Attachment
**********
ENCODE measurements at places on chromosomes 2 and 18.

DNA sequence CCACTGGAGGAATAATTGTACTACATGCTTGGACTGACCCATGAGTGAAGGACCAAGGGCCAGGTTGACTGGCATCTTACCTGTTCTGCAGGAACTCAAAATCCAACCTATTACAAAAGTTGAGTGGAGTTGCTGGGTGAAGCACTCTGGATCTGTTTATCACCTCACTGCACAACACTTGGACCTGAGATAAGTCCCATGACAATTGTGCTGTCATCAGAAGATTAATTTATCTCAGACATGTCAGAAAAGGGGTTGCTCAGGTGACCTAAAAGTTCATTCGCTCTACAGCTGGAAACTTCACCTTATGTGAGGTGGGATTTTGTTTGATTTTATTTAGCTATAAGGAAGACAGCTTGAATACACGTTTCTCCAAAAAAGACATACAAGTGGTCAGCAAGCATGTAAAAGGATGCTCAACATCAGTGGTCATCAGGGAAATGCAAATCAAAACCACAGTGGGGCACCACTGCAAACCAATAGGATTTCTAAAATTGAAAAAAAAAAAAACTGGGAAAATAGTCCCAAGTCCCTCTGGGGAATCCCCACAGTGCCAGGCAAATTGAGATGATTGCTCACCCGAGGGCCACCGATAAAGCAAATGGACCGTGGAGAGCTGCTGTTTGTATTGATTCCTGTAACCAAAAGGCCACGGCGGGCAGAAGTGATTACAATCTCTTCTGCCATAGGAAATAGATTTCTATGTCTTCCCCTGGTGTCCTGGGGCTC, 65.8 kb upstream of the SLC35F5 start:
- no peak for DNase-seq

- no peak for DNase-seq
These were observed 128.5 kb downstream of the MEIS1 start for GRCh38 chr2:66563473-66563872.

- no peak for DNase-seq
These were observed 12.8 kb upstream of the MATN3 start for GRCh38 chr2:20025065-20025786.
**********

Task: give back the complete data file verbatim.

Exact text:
ENCODE measurements at places on chromosomes 2 and 18.

DNA sequence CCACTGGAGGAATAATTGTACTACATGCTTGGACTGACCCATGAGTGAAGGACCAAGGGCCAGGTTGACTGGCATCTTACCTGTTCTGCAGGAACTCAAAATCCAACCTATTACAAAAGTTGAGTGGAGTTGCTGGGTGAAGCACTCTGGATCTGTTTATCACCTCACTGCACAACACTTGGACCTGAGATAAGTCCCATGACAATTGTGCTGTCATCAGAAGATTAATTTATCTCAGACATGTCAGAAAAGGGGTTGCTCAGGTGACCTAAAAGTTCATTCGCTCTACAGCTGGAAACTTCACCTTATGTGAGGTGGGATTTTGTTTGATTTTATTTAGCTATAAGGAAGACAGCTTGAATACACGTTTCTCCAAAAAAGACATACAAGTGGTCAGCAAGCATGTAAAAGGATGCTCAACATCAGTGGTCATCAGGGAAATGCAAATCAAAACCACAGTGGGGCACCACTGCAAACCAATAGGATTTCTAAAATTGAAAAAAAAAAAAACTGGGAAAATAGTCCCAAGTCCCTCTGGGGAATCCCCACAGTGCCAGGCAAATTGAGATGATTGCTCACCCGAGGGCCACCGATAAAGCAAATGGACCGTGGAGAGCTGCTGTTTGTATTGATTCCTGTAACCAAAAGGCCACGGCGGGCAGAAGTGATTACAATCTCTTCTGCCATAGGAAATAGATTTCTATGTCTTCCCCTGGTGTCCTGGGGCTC, 65.8 kb upstream of the SLC35F5 start:
- no peak for DNase-seq

- no peak for DNase-seq
These were observed 128.5 kb downstream of the MEIS1 start for GRCh38 chr2:66563473-66563872.

- no peak for DNase-seq
These were observed 12.8 kb upstream of the MATN3 start for GRCh38 chr2:20025065-20025786.